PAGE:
Computers using Valves
In a way, it is surprising that it took so long for the electronic computer to arrive The triode valve had been invented in 1906 by Lee de Forest, and in 1919 Eccles and Jordan had devised a circuit which allowed a pair of these valves to act as a bistable flip-flop. The first electronic, as opposed to electro mechanical, computer was designed and built by John Mauchly and I. Presper Eckert of the Moore School of Electrical Engineering at the University of Pennsylvania, Eckert being particularly responsible for the design of a ring counter. It was actually made for the US Government, and was completed in 1946, only 2 years after Aiken's. This new computer of Mauchly and Eckert was called ENIAC, standing for Electronic Numeric Integrator and Calculator. It was also a vast machine, 100 feet long, consuming 100kW of power and contain ing 18,000 valves!
Data Handling and Storage
All of these machines held values in decimal form, but in1946, John von Neumann swept up a number of thoughts that went right back to Leibnitz and brought into existence the modern concept of programming. Leibnitz had foretold of the advantages of using the binary scale and this had been taken up in the mid-nineteenth century by George Boole (who gave us Boolean Algebra). Neumann recognised the advantages of the binary system because the two states needed to perform binary operations were easily provided in electronic terms by opening or closing a switch. Still more important was Neumann's recognition of what Babbage had called 'judgement' - the ability of the machine to modify its course of action according to results obtained. The Neumann concept of the stored program machine demanded a much larger storage capacity than was available on these automatic calculators. He estimated that such a machine would need a store able to hold 1000 numbers. Some of the features of the von Neumann concept had actually been anticipated by Alan Turing, and quite remarkably by one Konrad Zuse. His work in war-time Germany had produced an electronic machine in 1941 but his achievements went unrecognised until 1947.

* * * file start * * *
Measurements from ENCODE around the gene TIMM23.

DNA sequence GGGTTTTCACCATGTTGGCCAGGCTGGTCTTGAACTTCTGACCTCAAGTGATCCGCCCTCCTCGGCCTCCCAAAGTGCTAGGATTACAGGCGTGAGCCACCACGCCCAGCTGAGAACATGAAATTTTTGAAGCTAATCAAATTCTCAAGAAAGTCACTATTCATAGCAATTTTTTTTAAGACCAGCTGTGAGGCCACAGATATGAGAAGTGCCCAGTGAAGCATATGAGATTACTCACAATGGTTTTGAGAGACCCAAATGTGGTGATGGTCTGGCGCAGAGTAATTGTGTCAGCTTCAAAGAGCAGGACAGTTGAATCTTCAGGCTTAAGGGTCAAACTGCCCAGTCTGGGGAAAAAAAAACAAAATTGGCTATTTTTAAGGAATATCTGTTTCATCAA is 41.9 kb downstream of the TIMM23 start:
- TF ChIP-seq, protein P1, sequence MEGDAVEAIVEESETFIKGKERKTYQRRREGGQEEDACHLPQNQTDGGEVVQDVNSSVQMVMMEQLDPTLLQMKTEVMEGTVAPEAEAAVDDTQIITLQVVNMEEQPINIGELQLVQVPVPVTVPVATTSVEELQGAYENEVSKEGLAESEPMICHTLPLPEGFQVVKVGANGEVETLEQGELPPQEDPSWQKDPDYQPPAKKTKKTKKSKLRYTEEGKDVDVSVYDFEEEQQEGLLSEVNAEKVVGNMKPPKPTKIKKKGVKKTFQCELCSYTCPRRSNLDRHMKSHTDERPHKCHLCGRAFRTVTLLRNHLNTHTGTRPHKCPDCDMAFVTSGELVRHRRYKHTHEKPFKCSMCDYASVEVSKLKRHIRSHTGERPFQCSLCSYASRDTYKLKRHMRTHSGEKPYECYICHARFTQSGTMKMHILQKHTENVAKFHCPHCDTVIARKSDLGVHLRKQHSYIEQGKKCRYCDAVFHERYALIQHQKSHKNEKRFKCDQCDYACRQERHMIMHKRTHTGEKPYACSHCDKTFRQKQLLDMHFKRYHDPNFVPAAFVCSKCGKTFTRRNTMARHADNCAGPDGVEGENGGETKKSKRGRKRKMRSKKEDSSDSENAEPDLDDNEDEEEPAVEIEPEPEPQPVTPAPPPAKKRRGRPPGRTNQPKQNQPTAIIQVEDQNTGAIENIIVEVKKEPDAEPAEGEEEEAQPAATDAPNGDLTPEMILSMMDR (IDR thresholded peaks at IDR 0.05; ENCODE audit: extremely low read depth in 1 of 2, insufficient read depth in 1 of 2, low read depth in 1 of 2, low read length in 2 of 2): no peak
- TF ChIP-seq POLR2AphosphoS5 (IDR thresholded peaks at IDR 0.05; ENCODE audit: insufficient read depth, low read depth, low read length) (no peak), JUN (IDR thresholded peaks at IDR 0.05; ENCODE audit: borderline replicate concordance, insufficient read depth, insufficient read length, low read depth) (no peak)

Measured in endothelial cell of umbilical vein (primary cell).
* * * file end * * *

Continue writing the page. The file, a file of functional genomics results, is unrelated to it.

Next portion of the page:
Over the subsequent years many forms of data storage were evaluated, including
the magnetic drum, a cathode ray tube store and magnetic core stores. Most
of these have been superseded by the semiconductor storage devices which
have become so prominent in recent years. Perhaps public interest in computers
first arose as a result of the correct prediction by a UNIVAC machine
that General Eisenhower would win the 1952 US Presidential election. This
also sparked off the discussion as to whether such machines could think.
As it happens, lady Lovelace had dealt with that question 110 years earlier,
when she wrote "the Analytical Engine has no pretensions to originate anything;
it can only do what we know how to order it to perform.
The development of the digital computer over the last 30 years has really been synonymous with developments in semi-conductor technology. From the invention of the transistor at Bell Telephone Labs in 1947, the rate of progress has been ever quickening. In 1968, Jack Kilby, then working at Texas Instruments, produced the first 'integrated circuit', which contained just a couple of transistors on a chip about 1 centimetre square. A few years later, the first 'microprocessor' chip appeared. This came about as a result of some lateral thinking on the part of the team at Intel who were producing calculator chips. It was realised that it would make more sense to produce a single device which could be programmed to do different jobs, rather than a number of dedicated devices.
Since then, ever more powerful devices have been produced with associated improvements in all manner of silicon support devices, from ROMs to RAM's and everything in between! This pace of development seems to show no sign of halting and the next step will probably be towards silicon systems, with all the back up store contained in non-volatile RAM. One particular development in this direction is the wafer- scale integration which Sinclair are known to be working on. Here, individual chips are left all together as a wafer, rather than being individually packaged. The main problem is that software accessing of these devices will need to be adaptive in order to avoid any defective locations within the interconnected chips. By this means, it is anticipated that a silicon 'disk' of up to 3 megabytes could be produced but without any of the usual hardware.
This brings to a conclusion this series of Electronic Chronicles; if nothing else, it will hopefully have shown that the field of electronics has always been varied and exciting, and promises to be ever more so.
Electronics The MAPLIN magazine Sep-Nov 1985